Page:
Those wet and wild ancient Greeks and Romans knew nothing of skin cells -- not to mention uprights and carpet sweepers -- but they believed in the power of the bath. For Greeks, "water was a primordial thing that flowed across all the social and semantic boundaries," taking on a divine aspect when featured in purification ceremonies. The Romans adapted Greek bathing habits to their own imperial culture. Their bathhouses became "masterpieces of the art" in which "the customer could wander at will, sampling each cold, hot, tepid, or steam bath." But those were pagan playhouses that lost their gleam when the Christian church rose to influence after the fall of Rome. "The ideology of cleanliness was turned upside down," Smith writes. "Judaeo-Christian asceticism insisted that the cleansing of the inner soul was absolutely imperative, whereas the cleansing of the outer body was a worldly distraction, and its ornamentation a positive sin." Christians eventually reconciled bathing with their spiritual striving, however, and by the medieval era, monasteries were the best places to find excellent baths and latrines.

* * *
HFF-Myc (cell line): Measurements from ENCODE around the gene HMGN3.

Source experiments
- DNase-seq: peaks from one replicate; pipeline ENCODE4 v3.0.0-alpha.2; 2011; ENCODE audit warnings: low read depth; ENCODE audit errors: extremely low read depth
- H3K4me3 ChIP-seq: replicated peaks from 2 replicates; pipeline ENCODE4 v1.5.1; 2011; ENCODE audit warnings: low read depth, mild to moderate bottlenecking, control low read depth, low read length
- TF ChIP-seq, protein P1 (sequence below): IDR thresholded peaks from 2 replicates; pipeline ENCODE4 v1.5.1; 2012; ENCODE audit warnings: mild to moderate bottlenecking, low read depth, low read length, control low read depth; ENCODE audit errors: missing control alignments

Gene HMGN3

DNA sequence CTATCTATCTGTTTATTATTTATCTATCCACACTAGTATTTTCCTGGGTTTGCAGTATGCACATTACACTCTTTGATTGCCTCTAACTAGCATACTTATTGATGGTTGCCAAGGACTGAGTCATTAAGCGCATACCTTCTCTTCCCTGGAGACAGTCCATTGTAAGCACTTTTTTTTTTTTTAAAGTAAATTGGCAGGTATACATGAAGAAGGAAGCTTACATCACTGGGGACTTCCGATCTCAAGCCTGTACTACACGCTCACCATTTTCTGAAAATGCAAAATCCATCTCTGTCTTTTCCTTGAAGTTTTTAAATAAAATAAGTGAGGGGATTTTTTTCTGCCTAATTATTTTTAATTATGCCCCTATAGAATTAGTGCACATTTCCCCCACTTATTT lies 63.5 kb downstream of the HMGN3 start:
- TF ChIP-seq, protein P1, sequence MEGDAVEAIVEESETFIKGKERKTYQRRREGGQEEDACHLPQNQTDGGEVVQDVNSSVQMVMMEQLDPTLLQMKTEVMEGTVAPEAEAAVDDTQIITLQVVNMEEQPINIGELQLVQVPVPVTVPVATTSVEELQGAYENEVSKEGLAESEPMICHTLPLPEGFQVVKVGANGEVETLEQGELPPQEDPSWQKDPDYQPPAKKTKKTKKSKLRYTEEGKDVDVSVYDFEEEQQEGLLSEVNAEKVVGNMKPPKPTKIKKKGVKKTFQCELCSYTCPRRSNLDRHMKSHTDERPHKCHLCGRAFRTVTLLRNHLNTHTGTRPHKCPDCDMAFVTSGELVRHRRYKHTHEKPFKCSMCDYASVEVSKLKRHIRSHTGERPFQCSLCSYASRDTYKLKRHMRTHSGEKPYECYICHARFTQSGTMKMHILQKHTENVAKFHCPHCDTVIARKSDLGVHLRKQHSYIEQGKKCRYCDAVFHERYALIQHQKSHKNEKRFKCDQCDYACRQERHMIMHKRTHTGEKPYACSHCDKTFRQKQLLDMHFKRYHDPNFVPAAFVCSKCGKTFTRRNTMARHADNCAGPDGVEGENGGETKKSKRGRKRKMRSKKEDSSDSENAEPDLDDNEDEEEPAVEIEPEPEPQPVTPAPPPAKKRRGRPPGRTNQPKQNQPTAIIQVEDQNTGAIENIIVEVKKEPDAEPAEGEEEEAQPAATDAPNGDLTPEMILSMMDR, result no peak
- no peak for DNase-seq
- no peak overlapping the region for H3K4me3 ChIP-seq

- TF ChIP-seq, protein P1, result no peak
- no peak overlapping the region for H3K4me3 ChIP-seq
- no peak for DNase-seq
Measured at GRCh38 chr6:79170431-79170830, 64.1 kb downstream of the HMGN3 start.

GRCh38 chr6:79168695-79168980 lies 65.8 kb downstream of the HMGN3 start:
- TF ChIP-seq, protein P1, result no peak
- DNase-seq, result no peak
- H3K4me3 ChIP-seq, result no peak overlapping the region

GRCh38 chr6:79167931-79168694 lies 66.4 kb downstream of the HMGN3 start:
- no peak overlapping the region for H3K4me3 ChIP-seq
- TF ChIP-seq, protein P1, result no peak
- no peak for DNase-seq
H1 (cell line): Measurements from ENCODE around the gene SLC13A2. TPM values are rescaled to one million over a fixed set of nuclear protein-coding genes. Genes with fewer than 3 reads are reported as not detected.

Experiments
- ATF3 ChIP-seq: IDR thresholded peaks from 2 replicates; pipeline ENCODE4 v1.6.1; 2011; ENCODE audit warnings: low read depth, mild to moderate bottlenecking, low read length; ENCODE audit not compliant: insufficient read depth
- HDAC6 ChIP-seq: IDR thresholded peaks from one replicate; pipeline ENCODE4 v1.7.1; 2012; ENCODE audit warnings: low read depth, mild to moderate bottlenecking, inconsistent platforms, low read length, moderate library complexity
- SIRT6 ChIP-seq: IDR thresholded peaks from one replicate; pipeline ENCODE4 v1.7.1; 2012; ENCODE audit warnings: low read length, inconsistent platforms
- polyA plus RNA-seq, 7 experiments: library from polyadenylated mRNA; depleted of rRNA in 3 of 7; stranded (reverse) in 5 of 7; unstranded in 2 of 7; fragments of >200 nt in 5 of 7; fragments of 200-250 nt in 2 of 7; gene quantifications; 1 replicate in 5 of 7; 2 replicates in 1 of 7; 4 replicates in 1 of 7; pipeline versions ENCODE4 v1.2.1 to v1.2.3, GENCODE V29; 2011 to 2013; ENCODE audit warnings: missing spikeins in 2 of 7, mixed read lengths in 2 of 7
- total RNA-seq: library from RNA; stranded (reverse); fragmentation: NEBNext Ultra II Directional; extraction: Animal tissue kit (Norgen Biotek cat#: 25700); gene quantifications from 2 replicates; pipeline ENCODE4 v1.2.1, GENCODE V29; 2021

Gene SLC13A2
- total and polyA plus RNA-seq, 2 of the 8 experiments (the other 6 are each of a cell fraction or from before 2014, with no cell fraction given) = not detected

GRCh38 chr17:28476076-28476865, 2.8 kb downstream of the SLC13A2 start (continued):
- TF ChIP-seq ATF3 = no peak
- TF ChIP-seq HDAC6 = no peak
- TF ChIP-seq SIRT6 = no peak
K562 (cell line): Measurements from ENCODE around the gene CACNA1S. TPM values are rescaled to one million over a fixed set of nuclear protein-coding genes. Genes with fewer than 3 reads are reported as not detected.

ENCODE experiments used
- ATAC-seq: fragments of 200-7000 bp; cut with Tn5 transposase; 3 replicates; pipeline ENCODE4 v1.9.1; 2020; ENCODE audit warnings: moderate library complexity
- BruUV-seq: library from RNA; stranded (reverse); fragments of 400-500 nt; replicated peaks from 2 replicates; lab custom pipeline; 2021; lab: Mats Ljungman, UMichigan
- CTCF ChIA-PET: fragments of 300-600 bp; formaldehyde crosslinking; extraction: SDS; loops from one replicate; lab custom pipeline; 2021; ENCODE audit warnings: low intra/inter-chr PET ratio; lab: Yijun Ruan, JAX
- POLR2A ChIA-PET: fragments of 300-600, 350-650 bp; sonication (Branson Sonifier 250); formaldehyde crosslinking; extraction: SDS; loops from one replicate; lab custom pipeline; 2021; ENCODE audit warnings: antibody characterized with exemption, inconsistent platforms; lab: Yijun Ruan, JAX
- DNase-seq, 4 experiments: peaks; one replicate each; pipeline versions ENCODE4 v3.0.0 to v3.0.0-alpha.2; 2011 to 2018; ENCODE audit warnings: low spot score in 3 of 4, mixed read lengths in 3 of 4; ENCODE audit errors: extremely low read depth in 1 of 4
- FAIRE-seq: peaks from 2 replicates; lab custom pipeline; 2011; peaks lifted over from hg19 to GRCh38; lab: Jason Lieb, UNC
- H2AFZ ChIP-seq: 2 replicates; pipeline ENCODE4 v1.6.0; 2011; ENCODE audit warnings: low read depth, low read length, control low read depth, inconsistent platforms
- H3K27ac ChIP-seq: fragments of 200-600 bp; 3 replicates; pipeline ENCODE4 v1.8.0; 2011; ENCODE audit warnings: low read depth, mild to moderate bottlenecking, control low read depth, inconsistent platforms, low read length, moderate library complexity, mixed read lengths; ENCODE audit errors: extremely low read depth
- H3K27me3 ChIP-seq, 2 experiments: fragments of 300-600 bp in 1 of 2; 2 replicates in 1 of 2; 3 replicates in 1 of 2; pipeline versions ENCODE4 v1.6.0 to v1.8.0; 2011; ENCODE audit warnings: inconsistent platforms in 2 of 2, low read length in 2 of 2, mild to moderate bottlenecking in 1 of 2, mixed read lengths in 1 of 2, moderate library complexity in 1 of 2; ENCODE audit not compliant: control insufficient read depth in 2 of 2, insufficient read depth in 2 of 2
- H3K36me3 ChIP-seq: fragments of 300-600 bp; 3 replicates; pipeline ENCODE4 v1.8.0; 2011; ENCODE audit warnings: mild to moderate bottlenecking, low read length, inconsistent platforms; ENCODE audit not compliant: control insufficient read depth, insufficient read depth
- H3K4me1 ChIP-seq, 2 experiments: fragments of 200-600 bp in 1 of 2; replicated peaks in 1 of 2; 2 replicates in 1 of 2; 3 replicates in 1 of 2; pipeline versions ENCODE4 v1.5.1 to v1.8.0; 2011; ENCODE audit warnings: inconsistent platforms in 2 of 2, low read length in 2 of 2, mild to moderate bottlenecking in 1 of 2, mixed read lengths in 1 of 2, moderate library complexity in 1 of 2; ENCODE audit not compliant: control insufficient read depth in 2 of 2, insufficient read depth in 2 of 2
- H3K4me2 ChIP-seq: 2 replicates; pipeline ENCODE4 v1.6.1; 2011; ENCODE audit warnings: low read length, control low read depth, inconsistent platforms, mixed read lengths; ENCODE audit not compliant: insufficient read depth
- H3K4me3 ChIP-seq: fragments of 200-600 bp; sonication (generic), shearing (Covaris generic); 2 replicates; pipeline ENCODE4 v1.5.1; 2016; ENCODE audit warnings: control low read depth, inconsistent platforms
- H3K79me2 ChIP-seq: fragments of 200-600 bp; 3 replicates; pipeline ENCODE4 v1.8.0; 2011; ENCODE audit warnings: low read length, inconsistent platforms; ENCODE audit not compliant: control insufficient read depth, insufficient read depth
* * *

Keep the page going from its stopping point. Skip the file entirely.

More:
In the 21st century, personal hygiene has "reached a stage of general consensus," incorporating venerable associations of purity, sanitation and spiritual health. But Smith rightly notes that "for many people today there is one sole and sufficient reason for practising personal hygiene that eclipses all others: self-representation." There had been earlier outbreaks of cleanliness as vanity, however, and perhaps never more so extreme as in the 1600s and 1700s. "Throughout both of these centuries," Smith tells us, "flesh was privately pampered, and everywhere on display." But hygiene often took the form of perfumes, powders and paints instead of soap and water, and "fleas, lice, smeared paintwork and powerful body odors" often lurked underneath the elaborate facades.